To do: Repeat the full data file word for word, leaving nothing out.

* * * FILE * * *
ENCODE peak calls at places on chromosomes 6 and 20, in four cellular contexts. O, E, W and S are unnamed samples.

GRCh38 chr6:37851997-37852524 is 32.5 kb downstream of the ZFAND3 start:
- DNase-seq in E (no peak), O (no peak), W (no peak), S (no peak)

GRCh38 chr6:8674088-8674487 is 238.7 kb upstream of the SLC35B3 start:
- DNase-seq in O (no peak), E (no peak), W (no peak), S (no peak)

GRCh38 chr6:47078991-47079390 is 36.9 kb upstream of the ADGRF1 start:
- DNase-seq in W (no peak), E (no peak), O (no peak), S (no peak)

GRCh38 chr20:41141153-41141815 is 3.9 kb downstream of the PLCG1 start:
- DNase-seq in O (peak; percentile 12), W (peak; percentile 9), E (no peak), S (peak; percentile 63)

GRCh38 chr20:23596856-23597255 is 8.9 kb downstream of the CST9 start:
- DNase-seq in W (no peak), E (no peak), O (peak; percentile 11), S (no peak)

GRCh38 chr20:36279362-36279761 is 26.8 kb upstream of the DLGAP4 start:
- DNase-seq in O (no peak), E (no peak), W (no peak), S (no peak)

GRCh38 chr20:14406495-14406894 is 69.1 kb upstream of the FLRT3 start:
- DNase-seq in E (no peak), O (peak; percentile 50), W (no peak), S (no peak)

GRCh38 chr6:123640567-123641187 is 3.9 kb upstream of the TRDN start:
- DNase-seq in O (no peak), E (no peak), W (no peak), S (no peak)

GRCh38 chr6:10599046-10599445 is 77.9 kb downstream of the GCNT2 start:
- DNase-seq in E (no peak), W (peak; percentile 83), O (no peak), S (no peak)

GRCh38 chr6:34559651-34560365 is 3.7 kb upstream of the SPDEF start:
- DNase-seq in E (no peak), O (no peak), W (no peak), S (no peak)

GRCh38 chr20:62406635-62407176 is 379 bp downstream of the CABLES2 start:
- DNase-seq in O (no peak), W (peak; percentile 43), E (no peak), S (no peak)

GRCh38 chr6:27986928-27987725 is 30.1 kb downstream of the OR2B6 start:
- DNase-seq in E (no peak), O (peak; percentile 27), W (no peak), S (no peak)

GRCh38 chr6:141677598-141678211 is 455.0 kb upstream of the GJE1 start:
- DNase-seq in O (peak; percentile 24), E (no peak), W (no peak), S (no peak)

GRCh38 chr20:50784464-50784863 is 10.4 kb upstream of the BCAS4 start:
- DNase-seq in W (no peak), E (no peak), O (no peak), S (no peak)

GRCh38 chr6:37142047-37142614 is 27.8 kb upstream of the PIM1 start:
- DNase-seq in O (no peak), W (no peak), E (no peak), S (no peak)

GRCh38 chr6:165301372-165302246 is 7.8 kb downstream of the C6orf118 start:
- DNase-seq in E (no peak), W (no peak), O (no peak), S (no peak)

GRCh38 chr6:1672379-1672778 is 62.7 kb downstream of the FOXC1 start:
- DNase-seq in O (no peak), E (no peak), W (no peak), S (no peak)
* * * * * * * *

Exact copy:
ENCODE peak calls at places on chromosomes 6 and 20, in four cellular contexts. O, E, W and S are unnamed samples.

GRCh38 chr6:37851997-37852524 is 32.5 kb downstream of the ZFAND3 start:
- DNase-seq in E (no peak), O (no peak), W (no peak), S (no peak)

GRCh38 chr6:8674088-8674487 is 238.7 kb upstream of the SLC35B3 start:
- DNase-seq in O (no peak), E (no peak), W (no peak), S (no peak)

GRCh38 chr6:47078991-47079390 is 36.9 kb upstream of the ADGRF1 start:
- DNase-seq in W (no peak), E (no peak), O (no peak), S (no peak)

GRCh38 chr20:41141153-41141815 is 3.9 kb downstream of the PLCG1 start:
- DNase-seq in O (peak; percentile 12), W (peak; percentile 9), E (no peak), S (peak; percentile 63)

GRCh38 chr20:23596856-23597255 is 8.9 kb downstream of the CST9 start:
- DNase-seq in W (no peak), E (no peak), O (peak; percentile 11), S (no peak)

GRCh38 chr20:36279362-36279761 is 26.8 kb upstream of the DLGAP4 start:
- DNase-seq in O (no peak), E (no peak), W (no peak), S (no peak)

GRCh38 chr20:14406495-14406894 is 69.1 kb upstream of the FLRT3 start:
- DNase-seq in E (no peak), O (peak; percentile 50), W (no peak), S (no peak)

GRCh38 chr6:123640567-123641187 is 3.9 kb upstream of the TRDN start:
- DNase-seq in O (no peak), E (no peak), W (no peak), S (no peak)

GRCh38 chr6:10599046-10599445 is 77.9 kb downstream of the GCNT2 start:
- DNase-seq in E (no peak), W (peak; percentile 83), O (no peak), S (no peak)

GRCh38 chr6:34559651-34560365 is 3.7 kb upstream of the SPDEF start:
- DNase-seq in E (no peak), O (no peak), W (no peak), S (no peak)

GRCh38 chr20:62406635-62407176 is 379 bp downstream of the CABLES2 start:
- DNase-seq in O (no peak), W (peak; percentile 43), E (no peak), S (no peak)

GRCh38 chr6:27986928-27987725 is 30.1 kb downstream of the OR2B6 start:
- DNase-seq in E (no peak), O (peak; percentile 27), W (no peak), S (no peak)

GRCh38 chr6:141677598-141678211 is 455.0 kb upstream of the GJE1 start:
- DNase-seq in O (peak; percentile 24), E (no peak), W (no peak), S (no peak)

GRCh38 chr20:50784464-50784863 is 10.4 kb upstream of the BCAS4 start:
- DNase-seq in W (no peak), E (no peak), O (no peak), S (no peak)

GRCh38 chr6:37142047-37142614 is 27.8 kb upstream of the PIM1 start:
- DNase-seq in O (no peak), W (no peak), E (no peak), S (no peak)

GRCh38 chr6:165301372-165302246 is 7.8 kb downstream of the C6orf118 start:
- DNase-seq in E (no peak), W (no peak), O (no peak), S (no peak)

GRCh38 chr6:1672379-1672778 is 62.7 kb downstream of the FOXC1 start:
- DNase-seq in O (no peak), E (no peak), W (no peak), S (no peak)